Volume 14 | Issue 2 | Year 2011

Cadillac of General Motors has motored into a fast-growth renaissance period, in large part because of its willingness to shift gears.
Flash back several decades ago, when the Cadillac brand conjured images of the largest, most luxurious cars. That’s what customers wanted, and Cadillac demonstrated less than no interest in producing smaller vehicles. That was a viable business strategy back in the 1960s and 1970s, but times have changed. In the new millennium, new rules govern the automotive industry and traditional approaches could turn a car manufacturer into a dinosaur.

But GM-Cadillac adapted to the new environment. The automaker is thriving again. It’s not so much a rebirth as it is regeneration. The ever evolving company likes to call it renaissance. But whatever term you prefer, this much is evident: GM-Cadillac successfully responded to market demands with its CTS models – mid-sized cars that come in three body styles (sedan, coupe and sports wagon). Brian Corbett, Cadillac’s communications manager describes the impact: “We’re the fastest growing luxury brand in America, and one of the reasons is that our CTS product family has been a smash.”

Indeed, GM-Cadillac emerged from the darkness of the economic “nuclear winter” in strong fashion. In recent years, the company witnessed a significant sales jump – from 110,000 units (2009 figures) to close to 150,000 (2010), relates Corbett.

The CTS product was launched in 2007 with a sedan. The coupe and sports wagon models soon followed. Further, GM-Cadillac turbocharged the series with its CTS-V series (also including sedan, coupe and wagon). “Right now, all of those models are the focal point of Cadillac’s brand image – luxury, dramatic design and top-notch performance,” says Corbett. “It’s the exciting centerpiece to an exciting renaissance.”

GM-Cadillac’s reinvigoration is underscored by what’s going on at its Lansing, Mich. plant. “Lansing Grand River [LGR] represents one of the newest automotive production facilities in the United States,” says Scott Whybrew, the Grand River plant manager.

In late 2010, GM made a $190 million investment in LGR to produce its new, compact-sized luxury cars. Models are slotted below the Cadillac CTS and compete with models found in the Mercedes-Benz C-Class and BMW 3 Series. Obviously, the investment was well received in Lansing. “We’ve been in this community for more than 100 years,” says Whybrew. “The investment reaffirmed that GM was back and that it was expanding into another area of the luxury market segment. It’s good for Lansing and great for Michigan that this vehicle came to LGR.”

The investment will create a second shift and 600 jobs at the Grand River facility. It also underscores the company’s renewed strength. It brings the total of new GM U.S. investments up to more than $3.1 billion. Further, GM has created or retained 7,900 jobs at its 21 U.S. plants since rising up from bankruptcy in July 2009.

Constructed in 1999 and opened in 2001, LGR is GM’s second-newest U.S. assembly plant. It measures 2.5 million square feet, located on 111 acres, and it is designed around GM’s Global Manufacturing System (GMS) and focuses on maximum performance in safety, people, systems, quality, customer responsiveness, cost and environment. With the new investment, the plant will have more than 1,000 employees after the second shift is added. “The investment gave us a new body shop and a remodeled paint shop, and it enabled us to reuse everything in our general assembly area,” says Whybrew. “Plus, the new smaller Cadillac series takes our production volume up from 70,000 units to 140,000. We’re very excited about what’s going on.”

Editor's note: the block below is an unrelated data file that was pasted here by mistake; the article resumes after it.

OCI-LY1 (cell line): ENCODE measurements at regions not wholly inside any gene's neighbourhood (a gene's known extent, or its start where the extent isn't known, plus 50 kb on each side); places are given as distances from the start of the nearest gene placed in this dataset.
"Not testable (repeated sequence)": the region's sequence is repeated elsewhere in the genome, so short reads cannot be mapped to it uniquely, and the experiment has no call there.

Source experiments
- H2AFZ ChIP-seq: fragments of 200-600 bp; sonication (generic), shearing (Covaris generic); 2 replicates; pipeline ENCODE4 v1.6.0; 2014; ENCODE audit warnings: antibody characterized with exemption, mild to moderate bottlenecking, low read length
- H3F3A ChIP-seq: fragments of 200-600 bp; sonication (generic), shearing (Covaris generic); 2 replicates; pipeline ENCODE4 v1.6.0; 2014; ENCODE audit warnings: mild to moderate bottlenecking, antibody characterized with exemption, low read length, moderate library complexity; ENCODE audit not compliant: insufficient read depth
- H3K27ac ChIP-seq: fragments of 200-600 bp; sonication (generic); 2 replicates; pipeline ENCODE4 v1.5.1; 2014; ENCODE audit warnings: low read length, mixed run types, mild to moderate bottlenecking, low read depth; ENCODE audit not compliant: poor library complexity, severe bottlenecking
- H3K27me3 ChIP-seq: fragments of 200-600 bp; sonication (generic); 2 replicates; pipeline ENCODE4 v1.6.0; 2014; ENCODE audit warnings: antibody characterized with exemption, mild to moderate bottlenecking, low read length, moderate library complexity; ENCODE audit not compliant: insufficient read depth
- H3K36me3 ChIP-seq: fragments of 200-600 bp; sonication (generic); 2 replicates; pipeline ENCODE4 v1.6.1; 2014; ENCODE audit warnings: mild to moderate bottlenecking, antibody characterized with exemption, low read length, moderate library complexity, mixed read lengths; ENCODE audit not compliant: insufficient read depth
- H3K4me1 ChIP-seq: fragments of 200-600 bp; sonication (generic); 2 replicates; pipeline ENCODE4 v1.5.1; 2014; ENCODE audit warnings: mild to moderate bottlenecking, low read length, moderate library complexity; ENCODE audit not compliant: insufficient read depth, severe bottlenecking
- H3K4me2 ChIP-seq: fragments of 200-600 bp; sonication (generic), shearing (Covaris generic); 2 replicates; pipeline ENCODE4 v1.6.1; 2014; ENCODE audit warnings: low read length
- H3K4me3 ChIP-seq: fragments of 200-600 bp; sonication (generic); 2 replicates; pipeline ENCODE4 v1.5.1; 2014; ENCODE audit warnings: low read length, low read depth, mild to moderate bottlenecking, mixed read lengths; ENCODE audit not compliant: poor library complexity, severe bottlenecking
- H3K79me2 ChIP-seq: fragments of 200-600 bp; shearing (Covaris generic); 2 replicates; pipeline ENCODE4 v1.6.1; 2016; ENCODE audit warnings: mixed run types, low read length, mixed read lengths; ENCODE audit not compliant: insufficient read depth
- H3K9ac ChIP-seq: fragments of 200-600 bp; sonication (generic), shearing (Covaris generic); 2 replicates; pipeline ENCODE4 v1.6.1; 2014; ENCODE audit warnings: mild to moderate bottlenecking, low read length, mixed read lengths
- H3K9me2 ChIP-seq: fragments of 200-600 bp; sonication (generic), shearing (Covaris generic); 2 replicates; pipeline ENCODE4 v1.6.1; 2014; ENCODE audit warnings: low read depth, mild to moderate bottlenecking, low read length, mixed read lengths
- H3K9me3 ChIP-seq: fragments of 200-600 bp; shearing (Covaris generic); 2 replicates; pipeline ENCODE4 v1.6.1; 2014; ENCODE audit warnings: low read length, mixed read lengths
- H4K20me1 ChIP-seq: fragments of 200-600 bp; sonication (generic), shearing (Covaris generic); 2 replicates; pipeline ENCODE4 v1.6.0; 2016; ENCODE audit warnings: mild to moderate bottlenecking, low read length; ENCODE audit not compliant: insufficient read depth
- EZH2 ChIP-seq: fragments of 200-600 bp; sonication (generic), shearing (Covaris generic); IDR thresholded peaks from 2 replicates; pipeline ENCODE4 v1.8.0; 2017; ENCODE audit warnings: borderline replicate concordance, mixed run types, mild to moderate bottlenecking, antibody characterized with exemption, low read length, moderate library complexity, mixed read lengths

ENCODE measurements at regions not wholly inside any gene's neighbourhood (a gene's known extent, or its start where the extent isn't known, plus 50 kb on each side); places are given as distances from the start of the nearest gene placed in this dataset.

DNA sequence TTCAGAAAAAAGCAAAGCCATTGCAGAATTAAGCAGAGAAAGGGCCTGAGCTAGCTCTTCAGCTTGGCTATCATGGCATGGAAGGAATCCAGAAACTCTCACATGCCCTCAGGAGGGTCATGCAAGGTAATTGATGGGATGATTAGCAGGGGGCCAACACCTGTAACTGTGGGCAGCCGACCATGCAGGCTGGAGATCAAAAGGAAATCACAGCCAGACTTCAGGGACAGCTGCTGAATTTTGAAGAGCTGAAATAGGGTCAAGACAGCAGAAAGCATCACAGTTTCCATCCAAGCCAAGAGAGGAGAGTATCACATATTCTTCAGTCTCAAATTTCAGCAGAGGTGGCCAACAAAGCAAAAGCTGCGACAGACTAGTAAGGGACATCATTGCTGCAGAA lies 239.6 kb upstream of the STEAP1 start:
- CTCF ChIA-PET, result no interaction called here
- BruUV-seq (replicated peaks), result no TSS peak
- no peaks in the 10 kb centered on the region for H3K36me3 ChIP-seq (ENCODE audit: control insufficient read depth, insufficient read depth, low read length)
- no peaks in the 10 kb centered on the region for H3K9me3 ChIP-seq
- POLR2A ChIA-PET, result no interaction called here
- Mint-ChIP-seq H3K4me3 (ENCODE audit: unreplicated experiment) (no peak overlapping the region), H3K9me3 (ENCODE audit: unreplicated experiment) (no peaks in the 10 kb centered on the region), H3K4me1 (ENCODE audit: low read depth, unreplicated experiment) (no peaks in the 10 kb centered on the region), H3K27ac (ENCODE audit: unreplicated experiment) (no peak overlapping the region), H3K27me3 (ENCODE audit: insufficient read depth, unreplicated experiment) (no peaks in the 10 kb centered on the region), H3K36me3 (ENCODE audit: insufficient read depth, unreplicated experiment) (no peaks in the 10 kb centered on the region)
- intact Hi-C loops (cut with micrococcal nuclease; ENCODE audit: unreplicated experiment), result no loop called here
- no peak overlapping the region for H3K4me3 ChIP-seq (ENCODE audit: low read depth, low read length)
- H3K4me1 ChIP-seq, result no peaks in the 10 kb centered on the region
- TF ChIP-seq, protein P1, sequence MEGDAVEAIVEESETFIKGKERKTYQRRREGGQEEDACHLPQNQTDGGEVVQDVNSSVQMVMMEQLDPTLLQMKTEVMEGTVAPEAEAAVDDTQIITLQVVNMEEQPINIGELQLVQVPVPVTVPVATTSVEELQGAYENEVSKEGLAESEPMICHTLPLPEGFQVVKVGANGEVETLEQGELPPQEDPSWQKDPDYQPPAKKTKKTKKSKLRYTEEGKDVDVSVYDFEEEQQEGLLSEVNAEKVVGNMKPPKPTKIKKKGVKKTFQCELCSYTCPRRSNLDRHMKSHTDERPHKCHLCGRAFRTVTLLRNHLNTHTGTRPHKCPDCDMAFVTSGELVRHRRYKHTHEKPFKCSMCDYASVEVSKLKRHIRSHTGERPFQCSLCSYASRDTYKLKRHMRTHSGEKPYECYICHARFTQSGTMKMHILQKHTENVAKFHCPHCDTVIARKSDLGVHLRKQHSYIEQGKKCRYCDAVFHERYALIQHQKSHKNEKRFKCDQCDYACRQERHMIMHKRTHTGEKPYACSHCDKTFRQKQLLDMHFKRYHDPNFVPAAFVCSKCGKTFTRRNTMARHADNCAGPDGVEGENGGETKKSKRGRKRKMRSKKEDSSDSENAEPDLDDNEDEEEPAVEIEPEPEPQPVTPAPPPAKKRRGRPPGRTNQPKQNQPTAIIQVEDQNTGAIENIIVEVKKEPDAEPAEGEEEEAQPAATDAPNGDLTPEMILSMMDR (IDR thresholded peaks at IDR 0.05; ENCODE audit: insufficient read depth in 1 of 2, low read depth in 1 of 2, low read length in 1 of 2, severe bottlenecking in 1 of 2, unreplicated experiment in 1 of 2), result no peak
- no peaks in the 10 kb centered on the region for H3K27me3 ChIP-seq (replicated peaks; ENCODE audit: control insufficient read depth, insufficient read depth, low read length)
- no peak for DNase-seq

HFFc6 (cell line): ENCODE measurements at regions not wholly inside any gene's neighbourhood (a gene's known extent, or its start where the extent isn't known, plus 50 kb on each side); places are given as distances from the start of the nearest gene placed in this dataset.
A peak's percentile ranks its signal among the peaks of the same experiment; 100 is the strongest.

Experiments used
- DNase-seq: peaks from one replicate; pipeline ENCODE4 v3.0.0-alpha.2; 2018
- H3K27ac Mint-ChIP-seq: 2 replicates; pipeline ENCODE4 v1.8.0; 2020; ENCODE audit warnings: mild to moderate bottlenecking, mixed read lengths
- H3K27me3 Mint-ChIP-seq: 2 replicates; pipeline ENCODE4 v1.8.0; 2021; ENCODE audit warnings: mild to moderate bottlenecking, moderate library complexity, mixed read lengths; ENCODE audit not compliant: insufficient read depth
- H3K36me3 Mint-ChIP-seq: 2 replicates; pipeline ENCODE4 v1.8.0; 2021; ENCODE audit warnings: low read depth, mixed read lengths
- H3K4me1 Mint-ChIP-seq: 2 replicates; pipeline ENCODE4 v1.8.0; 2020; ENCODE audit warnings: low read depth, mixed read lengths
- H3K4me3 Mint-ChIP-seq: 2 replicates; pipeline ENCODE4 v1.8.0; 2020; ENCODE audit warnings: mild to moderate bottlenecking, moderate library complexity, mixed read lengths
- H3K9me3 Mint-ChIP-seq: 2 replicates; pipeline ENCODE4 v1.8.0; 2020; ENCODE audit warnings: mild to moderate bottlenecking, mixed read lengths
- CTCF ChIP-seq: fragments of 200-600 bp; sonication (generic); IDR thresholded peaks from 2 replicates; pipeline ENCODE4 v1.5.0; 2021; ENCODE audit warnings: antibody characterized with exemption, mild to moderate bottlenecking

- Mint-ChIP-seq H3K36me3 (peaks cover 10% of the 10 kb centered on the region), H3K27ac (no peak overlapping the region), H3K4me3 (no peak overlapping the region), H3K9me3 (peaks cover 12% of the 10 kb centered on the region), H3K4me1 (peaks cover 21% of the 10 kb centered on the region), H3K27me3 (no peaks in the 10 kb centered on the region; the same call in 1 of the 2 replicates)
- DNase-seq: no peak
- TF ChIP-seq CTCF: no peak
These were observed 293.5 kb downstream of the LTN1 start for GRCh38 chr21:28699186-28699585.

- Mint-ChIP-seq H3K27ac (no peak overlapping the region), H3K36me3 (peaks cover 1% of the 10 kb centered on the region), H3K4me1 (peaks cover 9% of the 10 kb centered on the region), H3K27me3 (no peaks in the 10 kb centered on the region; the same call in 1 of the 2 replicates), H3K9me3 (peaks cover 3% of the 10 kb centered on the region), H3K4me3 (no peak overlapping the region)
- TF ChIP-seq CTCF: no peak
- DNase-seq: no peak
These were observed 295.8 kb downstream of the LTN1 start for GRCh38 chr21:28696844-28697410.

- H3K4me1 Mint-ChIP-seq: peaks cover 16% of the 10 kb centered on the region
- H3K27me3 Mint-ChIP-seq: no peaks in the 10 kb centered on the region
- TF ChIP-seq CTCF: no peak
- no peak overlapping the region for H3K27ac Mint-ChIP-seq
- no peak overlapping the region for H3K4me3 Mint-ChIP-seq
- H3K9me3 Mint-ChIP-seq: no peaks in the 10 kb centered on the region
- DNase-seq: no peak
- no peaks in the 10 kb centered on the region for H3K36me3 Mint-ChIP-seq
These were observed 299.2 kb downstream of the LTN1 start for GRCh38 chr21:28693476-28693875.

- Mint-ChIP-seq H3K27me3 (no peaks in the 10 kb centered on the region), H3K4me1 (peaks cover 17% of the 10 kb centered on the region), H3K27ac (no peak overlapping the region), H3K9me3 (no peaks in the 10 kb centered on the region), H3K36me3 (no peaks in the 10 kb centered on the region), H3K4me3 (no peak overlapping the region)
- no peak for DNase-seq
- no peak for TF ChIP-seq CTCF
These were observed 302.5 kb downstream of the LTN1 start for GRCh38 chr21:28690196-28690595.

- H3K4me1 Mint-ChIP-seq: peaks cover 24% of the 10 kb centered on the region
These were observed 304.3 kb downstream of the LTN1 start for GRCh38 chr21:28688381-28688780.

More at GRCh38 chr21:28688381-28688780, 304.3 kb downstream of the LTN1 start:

General Motors is one of the world’s largest automakers. It’s also one of the oldest, with roots going as far back as 1908. Headquartered in Detroit, Mich., the company and its partners produce vehicles in at least 31 countries. Besides Cadillac, its brands include Buick, Chevrolet, and GMC, among others. “We are a large, global company but our mission is simple: to design, build and sell the world’s best vehicles,” says Whybrew.

The CTS family has been applauded throughout the industry and in the automotive press for its groundbreaking design and outstanding performance. These attributes garnered it numerous awards. “In 2011, we received the Car and Driver’s 10 Best award for the CTS-V series,” says Corbett.

In fact, GM’s CTS models have made that 10 Best list for three straight years. Also, earlier this year LGR received the J.D. Power and Associates Bronze Plant Award for initial quality.

Whybrew describes how Cadillac’s new vehicles came about: “Several years ago, we got back to our foundation, which involves reacting to what the customer truly wants. We took feedback from consumers and turned that into the designs that you see today.”

But the company doesn’t just want to be competitive. “We want to win,” says Corbett. “That means winning new customers and keeping the customers that we have. We’re going after some younger customers, and looking to get a higher percentage of the highly educated and the professional consumer segments.”

Adds: Whybrew: “The better the design and the better the quality built into the vehicle, the more customers we’ll capture.”

He’s confident that will happen, and he explains why: “Our employees are highly trained, and we couldn’t create the CTS models with such high quality without our people. True, success requires a great process – and that we have – and a great product. But at the heart of the entire system are the people, and the care that they put into each vehicle that we ship from our facilities.”

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